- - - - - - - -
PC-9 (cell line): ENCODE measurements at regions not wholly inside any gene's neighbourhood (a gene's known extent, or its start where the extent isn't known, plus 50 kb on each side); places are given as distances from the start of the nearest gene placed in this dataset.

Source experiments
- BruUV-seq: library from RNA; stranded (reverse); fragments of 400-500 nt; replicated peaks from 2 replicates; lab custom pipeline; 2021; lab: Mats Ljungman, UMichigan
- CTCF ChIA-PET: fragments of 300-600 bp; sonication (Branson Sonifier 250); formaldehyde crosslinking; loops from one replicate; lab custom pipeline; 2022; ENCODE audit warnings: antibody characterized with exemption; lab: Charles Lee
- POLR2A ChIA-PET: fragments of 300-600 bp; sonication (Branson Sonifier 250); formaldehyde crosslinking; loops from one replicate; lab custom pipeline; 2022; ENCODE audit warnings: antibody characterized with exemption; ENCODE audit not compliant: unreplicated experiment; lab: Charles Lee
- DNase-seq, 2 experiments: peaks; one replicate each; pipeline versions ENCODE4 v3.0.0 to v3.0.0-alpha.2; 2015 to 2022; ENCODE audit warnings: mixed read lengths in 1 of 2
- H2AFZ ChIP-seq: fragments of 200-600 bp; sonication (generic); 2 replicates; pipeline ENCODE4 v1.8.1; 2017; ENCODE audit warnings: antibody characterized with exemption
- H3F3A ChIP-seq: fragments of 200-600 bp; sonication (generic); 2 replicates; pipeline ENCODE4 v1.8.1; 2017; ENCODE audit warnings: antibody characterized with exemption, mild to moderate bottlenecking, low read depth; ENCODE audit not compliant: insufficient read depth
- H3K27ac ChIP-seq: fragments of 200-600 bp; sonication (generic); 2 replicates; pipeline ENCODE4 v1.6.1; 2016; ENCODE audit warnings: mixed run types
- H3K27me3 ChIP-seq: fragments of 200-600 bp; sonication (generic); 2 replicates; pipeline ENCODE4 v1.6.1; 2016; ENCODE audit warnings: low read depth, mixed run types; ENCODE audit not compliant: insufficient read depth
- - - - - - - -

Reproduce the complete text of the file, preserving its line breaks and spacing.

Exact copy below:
PC-9 (cell line): ENCODE measurements at regions not wholly inside any gene's neighbourhood (a gene's known extent, or its start where the extent isn't known, plus 50 kb on each side); places are given as distances from the start of the nearest gene placed in this dataset.

Source experiments
- BruUV-seq: library from RNA; stranded (reverse); fragments of 400-500 nt; replicated peaks from 2 replicates; lab custom pipeline; 2021; lab: Mats Ljungman, UMichigan
- CTCF ChIA-PET: fragments of 300-600 bp; sonication (Branson Sonifier 250); formaldehyde crosslinking; loops from one replicate; lab custom pipeline; 2022; ENCODE audit warnings: antibody characterized with exemption; lab: Charles Lee
- POLR2A ChIA-PET: fragments of 300-600 bp; sonication (Branson Sonifier 250); formaldehyde crosslinking; loops from one replicate; lab custom pipeline; 2022; ENCODE audit warnings: antibody characterized with exemption; ENCODE audit not compliant: unreplicated experiment; lab: Charles Lee
- DNase-seq, 2 experiments: peaks; one replicate each; pipeline versions ENCODE4 v3.0.0 to v3.0.0-alpha.2; 2015 to 2022; ENCODE audit warnings: mixed read lengths in 1 of 2
- H2AFZ ChIP-seq: fragments of 200-600 bp; sonication (generic); 2 replicates; pipeline ENCODE4 v1.8.1; 2017; ENCODE audit warnings: antibody characterized with exemption
- H3F3A ChIP-seq: fragments of 200-600 bp; sonication (generic); 2 replicates; pipeline ENCODE4 v1.8.1; 2017; ENCODE audit warnings: antibody characterized with exemption, mild to moderate bottlenecking, low read depth; ENCODE audit not compliant: insufficient read depth
- H3K27ac ChIP-seq: fragments of 200-600 bp; sonication (generic); 2 replicates; pipeline ENCODE4 v1.6.1; 2016; ENCODE audit warnings: mixed run types
- H3K27me3 ChIP-seq: fragments of 200-600 bp; sonication (generic); 2 replicates; pipeline ENCODE4 v1.6.1; 2016; ENCODE audit warnings: low read depth, mixed run types; ENCODE audit not compliant: insufficient read depth